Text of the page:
The patent owner, ConocoPhillips Company (“ConocoPhillips”) made several arguments in response. First, ConocoPhillips argued that the researchgate.net date is not identified as a publication date, and that there is no explanation anywhere as to what that date might represent. Second, ConocoPhillips argued that the paper itself merely lists a copyright date of 2012, and that the download date on the copy that In-Depth provided listed a download date within the one-year grace period of 35 U.S.C. § 102(b). Further, relying on declaration evidence, ConocoPhillips argued that historically, papers presented at the conference in question were only made available at and after the conference. Because the conference itself occurred within the one-year grace period, the paper was likely made available at the conference, not before, and therefore did not qualify as prior art. Finally, ConocoPhillips argued that citation of the article in the EPO does not show that the article is prior art under US law because the EPO standard for novelty (“absolute novelty”) does not include a grace period.
The PTAB agreed with ConocoPhillips, making two points in particular. First, there did not appear to be any other acknowledged indicia of public availability, such as express publication dates, libraries, journal numbers, or International Standard Book Number (“ISBN”) codes, or Library of Congress Control Number (“LCCN”). Second, the PTAB found that the declaration evidence about handling of papers at the conference in question was persuasive, noting the declarant’s extensive experience with the conference’s sponsoring organization both as a member and a presenter. In-Depth had an opportunity to rebut the testimony in a reply which the PTAB authorized for other reasons, but In-Depth failed to present any such rebuttal. Consequently, the PTAB held that the paper did not qualify as a printed publication.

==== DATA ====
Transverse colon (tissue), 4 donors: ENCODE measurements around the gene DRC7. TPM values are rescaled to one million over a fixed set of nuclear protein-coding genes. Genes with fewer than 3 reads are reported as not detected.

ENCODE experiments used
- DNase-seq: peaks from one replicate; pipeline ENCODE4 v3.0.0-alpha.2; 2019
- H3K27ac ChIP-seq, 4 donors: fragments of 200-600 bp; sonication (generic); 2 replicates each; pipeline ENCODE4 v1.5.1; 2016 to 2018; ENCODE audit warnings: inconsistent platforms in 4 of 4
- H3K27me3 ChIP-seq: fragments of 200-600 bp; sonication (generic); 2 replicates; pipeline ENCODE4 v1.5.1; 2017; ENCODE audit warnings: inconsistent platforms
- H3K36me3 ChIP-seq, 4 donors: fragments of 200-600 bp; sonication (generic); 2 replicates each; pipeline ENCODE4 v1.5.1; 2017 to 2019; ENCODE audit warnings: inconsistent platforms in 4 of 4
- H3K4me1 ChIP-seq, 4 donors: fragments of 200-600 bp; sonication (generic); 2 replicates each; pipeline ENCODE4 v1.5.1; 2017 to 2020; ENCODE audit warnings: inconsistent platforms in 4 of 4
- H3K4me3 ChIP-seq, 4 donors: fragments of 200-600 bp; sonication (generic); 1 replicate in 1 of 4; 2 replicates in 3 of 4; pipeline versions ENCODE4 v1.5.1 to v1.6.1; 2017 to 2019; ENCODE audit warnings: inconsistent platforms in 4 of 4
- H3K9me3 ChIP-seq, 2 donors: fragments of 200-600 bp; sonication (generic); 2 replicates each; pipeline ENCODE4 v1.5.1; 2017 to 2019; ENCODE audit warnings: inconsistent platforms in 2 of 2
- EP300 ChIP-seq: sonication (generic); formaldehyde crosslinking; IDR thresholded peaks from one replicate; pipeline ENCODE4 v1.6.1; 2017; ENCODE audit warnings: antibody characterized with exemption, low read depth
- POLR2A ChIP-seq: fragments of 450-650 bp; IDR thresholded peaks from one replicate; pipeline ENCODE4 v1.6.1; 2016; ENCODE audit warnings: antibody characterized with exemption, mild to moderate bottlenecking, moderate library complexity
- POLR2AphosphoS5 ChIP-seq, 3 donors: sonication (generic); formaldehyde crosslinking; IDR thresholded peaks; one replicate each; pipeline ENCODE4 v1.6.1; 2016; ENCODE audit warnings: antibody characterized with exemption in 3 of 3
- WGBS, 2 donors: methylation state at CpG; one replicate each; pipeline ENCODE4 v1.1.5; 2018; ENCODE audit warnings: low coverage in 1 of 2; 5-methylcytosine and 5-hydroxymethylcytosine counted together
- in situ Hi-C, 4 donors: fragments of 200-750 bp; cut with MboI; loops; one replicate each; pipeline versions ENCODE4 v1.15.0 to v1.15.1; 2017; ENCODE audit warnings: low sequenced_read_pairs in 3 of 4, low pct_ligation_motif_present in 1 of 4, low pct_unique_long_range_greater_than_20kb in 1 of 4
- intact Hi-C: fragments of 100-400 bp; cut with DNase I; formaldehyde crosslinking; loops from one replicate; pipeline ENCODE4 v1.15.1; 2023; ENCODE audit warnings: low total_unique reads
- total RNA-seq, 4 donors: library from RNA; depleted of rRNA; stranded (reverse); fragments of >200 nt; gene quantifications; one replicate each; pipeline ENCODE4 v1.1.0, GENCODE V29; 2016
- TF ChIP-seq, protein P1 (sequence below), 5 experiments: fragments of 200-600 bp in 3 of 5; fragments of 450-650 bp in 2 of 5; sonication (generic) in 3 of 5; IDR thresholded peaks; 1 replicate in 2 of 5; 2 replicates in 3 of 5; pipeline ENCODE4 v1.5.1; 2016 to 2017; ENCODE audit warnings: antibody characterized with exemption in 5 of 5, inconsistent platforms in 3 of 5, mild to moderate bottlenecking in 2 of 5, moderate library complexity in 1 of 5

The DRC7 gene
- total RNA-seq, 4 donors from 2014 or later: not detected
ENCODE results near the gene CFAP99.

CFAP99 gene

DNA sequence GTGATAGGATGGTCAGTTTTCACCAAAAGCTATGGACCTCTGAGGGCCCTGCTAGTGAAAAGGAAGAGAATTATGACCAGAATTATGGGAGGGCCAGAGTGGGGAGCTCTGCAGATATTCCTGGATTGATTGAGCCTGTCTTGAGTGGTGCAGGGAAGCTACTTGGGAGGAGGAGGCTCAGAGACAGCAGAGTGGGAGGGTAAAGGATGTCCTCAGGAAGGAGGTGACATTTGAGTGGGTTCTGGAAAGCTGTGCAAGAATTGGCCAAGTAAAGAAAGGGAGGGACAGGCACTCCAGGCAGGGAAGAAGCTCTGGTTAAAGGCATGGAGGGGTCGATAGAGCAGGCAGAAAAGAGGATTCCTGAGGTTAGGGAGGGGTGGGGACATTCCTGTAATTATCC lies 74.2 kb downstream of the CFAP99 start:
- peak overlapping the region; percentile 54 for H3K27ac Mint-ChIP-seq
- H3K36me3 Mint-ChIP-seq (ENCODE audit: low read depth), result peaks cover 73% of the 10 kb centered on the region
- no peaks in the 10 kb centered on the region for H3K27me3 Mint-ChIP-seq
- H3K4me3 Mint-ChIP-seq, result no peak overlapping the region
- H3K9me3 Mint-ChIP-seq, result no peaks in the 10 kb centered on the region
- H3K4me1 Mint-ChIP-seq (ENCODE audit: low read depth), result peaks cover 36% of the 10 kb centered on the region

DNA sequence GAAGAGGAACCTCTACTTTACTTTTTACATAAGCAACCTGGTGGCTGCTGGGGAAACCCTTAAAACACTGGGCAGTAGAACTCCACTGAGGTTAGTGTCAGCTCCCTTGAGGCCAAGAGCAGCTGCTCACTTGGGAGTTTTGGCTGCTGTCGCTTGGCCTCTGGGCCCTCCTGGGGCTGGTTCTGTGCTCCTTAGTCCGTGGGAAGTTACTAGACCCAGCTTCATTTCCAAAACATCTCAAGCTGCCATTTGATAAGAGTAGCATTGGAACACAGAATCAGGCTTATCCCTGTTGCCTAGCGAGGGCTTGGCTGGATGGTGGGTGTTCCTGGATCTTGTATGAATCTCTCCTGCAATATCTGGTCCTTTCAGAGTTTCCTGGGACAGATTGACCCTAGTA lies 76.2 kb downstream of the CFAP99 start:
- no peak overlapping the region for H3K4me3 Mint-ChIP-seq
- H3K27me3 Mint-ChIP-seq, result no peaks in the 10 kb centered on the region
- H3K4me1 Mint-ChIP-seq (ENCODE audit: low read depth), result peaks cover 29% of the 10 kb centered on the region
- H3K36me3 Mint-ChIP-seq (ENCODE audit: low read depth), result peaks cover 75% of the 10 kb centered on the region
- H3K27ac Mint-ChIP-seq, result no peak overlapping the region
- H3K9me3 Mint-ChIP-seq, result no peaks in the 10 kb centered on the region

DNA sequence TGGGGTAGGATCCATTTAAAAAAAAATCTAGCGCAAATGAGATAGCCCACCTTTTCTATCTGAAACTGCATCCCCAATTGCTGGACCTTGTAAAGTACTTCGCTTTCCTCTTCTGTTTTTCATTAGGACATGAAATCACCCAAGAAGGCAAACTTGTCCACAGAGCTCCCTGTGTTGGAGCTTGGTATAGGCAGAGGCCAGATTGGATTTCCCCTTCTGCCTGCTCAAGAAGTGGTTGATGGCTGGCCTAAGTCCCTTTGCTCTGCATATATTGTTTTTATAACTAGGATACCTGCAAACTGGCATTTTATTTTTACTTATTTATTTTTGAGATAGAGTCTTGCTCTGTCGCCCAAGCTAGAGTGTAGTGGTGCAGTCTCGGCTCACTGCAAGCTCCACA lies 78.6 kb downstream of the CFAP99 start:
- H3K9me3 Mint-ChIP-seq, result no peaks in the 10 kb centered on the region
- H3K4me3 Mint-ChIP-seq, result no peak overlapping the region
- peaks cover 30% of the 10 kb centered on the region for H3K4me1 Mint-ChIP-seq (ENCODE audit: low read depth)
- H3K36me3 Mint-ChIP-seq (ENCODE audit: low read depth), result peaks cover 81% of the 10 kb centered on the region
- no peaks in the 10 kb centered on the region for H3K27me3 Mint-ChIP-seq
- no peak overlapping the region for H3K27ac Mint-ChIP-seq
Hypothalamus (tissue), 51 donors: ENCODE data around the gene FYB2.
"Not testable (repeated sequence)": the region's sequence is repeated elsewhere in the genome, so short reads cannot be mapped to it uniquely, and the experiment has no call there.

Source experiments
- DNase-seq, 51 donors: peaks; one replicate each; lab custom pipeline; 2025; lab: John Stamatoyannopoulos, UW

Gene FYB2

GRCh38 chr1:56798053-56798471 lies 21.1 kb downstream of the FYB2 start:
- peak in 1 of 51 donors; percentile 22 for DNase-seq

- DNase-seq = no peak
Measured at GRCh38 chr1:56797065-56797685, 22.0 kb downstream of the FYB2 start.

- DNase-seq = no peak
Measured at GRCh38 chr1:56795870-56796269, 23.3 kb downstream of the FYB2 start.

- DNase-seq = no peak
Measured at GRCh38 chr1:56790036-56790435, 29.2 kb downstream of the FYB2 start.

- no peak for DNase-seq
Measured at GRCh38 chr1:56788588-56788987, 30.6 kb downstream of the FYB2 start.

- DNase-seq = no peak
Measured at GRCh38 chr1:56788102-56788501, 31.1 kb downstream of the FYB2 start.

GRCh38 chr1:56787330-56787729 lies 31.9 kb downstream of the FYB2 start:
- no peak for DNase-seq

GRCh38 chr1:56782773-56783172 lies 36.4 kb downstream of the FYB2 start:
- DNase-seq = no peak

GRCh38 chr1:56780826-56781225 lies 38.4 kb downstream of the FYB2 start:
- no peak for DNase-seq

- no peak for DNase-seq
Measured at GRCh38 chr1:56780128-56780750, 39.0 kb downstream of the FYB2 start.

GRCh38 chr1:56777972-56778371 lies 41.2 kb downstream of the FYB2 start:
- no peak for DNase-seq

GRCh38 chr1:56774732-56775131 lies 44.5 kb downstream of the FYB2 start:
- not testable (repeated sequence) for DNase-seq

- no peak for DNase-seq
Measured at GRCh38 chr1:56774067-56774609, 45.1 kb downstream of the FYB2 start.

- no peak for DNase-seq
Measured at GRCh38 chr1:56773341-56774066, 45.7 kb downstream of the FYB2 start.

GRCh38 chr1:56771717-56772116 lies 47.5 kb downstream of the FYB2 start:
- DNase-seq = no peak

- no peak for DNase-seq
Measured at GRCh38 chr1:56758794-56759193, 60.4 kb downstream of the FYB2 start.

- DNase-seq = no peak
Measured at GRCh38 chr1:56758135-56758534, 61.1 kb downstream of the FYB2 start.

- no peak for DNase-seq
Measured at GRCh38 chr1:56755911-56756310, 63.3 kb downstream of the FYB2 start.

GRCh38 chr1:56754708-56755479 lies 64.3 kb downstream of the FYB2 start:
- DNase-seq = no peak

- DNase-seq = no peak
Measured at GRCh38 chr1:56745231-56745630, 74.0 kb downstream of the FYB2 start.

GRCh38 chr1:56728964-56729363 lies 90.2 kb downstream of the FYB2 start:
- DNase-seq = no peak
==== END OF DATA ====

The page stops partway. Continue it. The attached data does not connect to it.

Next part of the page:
The PTAB wears two hats, one as a reviewer of patent applications and one as an adjudicator of patent disputes. As an adjudicator, the PTAB places the burden on a petitioner to establish a document’s status as a printed publication, and performs a fact-specific analysis. It behooves an IPR petitioner to think about the nature of the documents that form the basis of an IPR petition, and to take necessary steps to substantiate a document’s status as a printed publication at the time of filing the petition. If that effort looks to be excessive, it would be worth considering whether, much less how, to use the potentially problematic document in the IPR.